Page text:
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Tuesday, 6 October 2020

Is phosphine a biomarker for life on Venus?

50 km up in the atmosphere of planet Venus, scientists found phosphine[1].

Cloud structure in the Venusian atmosphere by ISAS/JAXA, via Wikipedia Commons.
Sorry, what?


You know, PH3. That commonly known… no?

It might not sound like much, but this innocuous molecule defies explanation.

Why should it?

It may not be well known, but this is not the first time we’ve heard of phosphine. The molecule itself is not mysterious. A simple combination of hydrogen and phosphorus, it’s a pungent, colourless gas, that’s both toxic and flammable. It’s highly reactive (that’ll be important later on) and belongs to the same family as ammonia. We can make it in lots of different ways – by exposing white phosphorus or calcium phosphide to water, by the disproportionation of phosphorous acid, or by reacting phosphonium iodide with bases. But it also occurs naturally on Earth.


Phosphine on Earth

Surely that means it’s not special? Well, yes and no.

The amount of phosphine in the Earth’s atmosphere is tiny – on the order of parts per trillion. And it varies quite a lot. This isn’t a surprise because the atmosphere is oxidising, and quickly breaks the phosphine down. The fact that there’s some there at all tells us it’s getting continuously formed and replaced.

We’re not sure exactly where atmospheric phosphine comes from on Earth, but we think it comes from reduced phosphorus in decaying organic matter. The environment isn’t reducing enough to do this, but anaerobic microbes are. We think volcanic action, lightning, or meteorites in the atmosphere create some phosphine too, but significantly less than the microbes. This makes phosphine a biomarker – an indication of life.


Phosphine on Jupiter and Saturn


Jupiter. NASA, ESA, Simon (Goddard Space Flight Center)
However, Venus isn’t the first planet we’ve found phosphine on. It’s on the gas giants Jupiter and Saturn too. And they have much more than Earth – 4.8 and 15.9 parts per million respectively[2].

Phosphine forms on the gas giants in what is known as “the deep atmosphere”. Here, high pressures and temperatures over 800 K can start the energy-intense reaction, making phosphine “thermodynamically favourable”. Convection currents stir phosphine throughout the atmosphere, replenishing the uppermost layers where otherwise, exposed to UV light, it breaks down rapidly. The convection currents are faster than the reactions, and so there is more phosphine found at the cloud tops than there “should” be[2]. This phosphine may even explain the reddish glint to Jupiter’s clouds (but scientists aren’t sure).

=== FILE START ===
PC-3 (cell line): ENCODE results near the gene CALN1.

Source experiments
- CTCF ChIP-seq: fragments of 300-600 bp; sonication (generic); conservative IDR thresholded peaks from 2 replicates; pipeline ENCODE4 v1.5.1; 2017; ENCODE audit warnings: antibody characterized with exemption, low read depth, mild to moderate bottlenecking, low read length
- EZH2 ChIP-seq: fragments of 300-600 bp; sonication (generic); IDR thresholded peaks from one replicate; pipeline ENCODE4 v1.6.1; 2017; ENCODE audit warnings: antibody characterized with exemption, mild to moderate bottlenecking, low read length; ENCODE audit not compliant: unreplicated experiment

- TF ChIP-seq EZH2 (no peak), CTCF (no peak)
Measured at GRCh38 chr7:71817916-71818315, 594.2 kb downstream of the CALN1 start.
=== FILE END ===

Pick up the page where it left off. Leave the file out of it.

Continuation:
Phosphine on Venus

So why is phosphine on Venus so mysterious?

We know the phosphine didn’t get left there by humans messing around in the atmosphere. The phosphine is detected remotely, using spectroscopy[1]. Phosphine is identified when a specific frequency of microwave radiation gets detected: it’s “signature” frequency. Besides, there isn’t as much phosphine on Venus as on Jupiter and Saturn – around 20 parts per billion – but that’s still a lot more than there is on Earth[1]. Venus is hot, but it’s not hot enough to make phosphine the way Jupiter and Saturn do, and its atmosphere is highly oxidising, so it should break down and go away much faster. It is very volcanic, but scientists don’t think that can explain the amount of phosphine they’ve detected. So maybe, maybe, there’s life.

At first, this seems unlikely. With a surface temperature of about 698 K (400 degrees hotter than room temperature in the UK), Venus is considered a lifeless hell. But as you move further away from the planet, out through its atmosphere, it gets cooler. And this is where some scientists have postulated life could be, in what is known as the biosphere. It’s also where the phosphine was found.

It’s also important to remember that, back in Earth’s history, it was rather like Venus – volcanic. And we got life.

But it’s not the only explanation. There could be other photochemical or geochemical reactions we don’t know about going on. Whatever it is, there’s something new and exciting to be discovered...


why don't all references have links?

[1] Greaves, Jane S., et al. Phosphine gas in the cloud decks of Venus. Nature Astronomy (2020): 1-10. doi:10.1038/s41550-020-1174-4.
[2] Sousa-Silva, Clara, et al. Phosphine as a biosignature gas in exoplanet atmospheres. Astrobiology 20.2 (2020): 235-268.

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